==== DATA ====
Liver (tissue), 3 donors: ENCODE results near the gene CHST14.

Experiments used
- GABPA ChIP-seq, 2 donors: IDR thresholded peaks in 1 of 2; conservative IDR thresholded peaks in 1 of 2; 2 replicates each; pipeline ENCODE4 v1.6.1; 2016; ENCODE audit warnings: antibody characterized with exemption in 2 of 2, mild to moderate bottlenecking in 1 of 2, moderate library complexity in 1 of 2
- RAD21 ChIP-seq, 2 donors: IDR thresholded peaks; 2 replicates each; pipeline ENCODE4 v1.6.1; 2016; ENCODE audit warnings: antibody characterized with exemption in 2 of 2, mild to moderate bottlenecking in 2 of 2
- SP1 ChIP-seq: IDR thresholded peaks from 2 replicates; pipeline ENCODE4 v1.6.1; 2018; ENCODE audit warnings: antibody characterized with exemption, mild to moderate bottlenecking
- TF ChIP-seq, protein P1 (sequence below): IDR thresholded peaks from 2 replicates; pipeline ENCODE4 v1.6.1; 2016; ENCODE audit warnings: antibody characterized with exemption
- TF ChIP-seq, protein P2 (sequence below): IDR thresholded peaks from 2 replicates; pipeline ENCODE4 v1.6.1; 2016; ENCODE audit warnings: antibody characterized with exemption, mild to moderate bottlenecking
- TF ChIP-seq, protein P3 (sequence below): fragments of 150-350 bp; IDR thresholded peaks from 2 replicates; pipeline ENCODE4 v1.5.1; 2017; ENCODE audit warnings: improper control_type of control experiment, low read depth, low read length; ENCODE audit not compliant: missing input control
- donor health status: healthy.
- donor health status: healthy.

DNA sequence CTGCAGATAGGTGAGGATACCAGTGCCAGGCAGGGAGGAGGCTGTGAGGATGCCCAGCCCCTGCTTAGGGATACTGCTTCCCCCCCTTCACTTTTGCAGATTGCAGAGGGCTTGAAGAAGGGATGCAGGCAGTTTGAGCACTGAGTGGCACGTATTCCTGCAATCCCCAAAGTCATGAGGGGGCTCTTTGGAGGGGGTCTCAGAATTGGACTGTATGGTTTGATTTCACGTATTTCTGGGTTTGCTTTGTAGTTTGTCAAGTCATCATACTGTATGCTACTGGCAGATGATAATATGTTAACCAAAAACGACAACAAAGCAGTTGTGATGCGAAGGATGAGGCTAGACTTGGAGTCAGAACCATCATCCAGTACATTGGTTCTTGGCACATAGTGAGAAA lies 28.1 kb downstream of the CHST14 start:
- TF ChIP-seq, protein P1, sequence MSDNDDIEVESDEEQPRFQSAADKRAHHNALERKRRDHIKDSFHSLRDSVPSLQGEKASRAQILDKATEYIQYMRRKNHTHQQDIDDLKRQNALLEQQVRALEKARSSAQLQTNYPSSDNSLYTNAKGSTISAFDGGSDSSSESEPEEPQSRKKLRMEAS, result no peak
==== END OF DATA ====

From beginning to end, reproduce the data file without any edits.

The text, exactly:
Liver (tissue), 3 donors: ENCODE results near the gene CHST14.

Experiments used
- GABPA ChIP-seq, 2 donors: IDR thresholded peaks in 1 of 2; conservative IDR thresholded peaks in 1 of 2; 2 replicates each; pipeline ENCODE4 v1.6.1; 2016; ENCODE audit warnings: antibody characterized with exemption in 2 of 2, mild to moderate bottlenecking in 1 of 2, moderate library complexity in 1 of 2
- RAD21 ChIP-seq, 2 donors: IDR thresholded peaks; 2 replicates each; pipeline ENCODE4 v1.6.1; 2016; ENCODE audit warnings: antibody characterized with exemption in 2 of 2, mild to moderate bottlenecking in 2 of 2
- SP1 ChIP-seq: IDR thresholded peaks from 2 replicates; pipeline ENCODE4 v1.6.1; 2018; ENCODE audit warnings: antibody characterized with exemption, mild to moderate bottlenecking
- TF ChIP-seq, protein P1 (sequence below): IDR thresholded peaks from 2 replicates; pipeline ENCODE4 v1.6.1; 2016; ENCODE audit warnings: antibody characterized with exemption
- TF ChIP-seq, protein P2 (sequence below): IDR thresholded peaks from 2 replicates; pipeline ENCODE4 v1.6.1; 2016; ENCODE audit warnings: antibody characterized with exemption, mild to moderate bottlenecking
- TF ChIP-seq, protein P3 (sequence below): fragments of 150-350 bp; IDR thresholded peaks from 2 replicates; pipeline ENCODE4 v1.5.1; 2017; ENCODE audit warnings: improper control_type of control experiment, low read depth, low read length; ENCODE audit not compliant: missing input control
- donor health status: healthy.
- donor health status: healthy.

DNA sequence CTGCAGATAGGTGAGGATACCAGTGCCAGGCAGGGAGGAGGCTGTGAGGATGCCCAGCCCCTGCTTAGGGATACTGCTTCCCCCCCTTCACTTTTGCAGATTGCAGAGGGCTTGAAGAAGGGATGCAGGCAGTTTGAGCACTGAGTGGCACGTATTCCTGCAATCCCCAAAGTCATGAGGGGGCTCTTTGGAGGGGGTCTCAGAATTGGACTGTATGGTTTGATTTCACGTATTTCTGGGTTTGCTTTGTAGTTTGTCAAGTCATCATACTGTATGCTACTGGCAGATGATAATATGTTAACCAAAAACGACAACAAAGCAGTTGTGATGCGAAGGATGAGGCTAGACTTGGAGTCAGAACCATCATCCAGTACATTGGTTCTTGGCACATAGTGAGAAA lies 28.1 kb downstream of the CHST14 start:
- TF ChIP-seq, protein P1, sequence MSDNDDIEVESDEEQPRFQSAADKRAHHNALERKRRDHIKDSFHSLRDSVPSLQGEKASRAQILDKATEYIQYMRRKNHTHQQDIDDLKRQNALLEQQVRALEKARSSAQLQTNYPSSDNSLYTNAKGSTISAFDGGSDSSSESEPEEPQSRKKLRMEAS, result no peak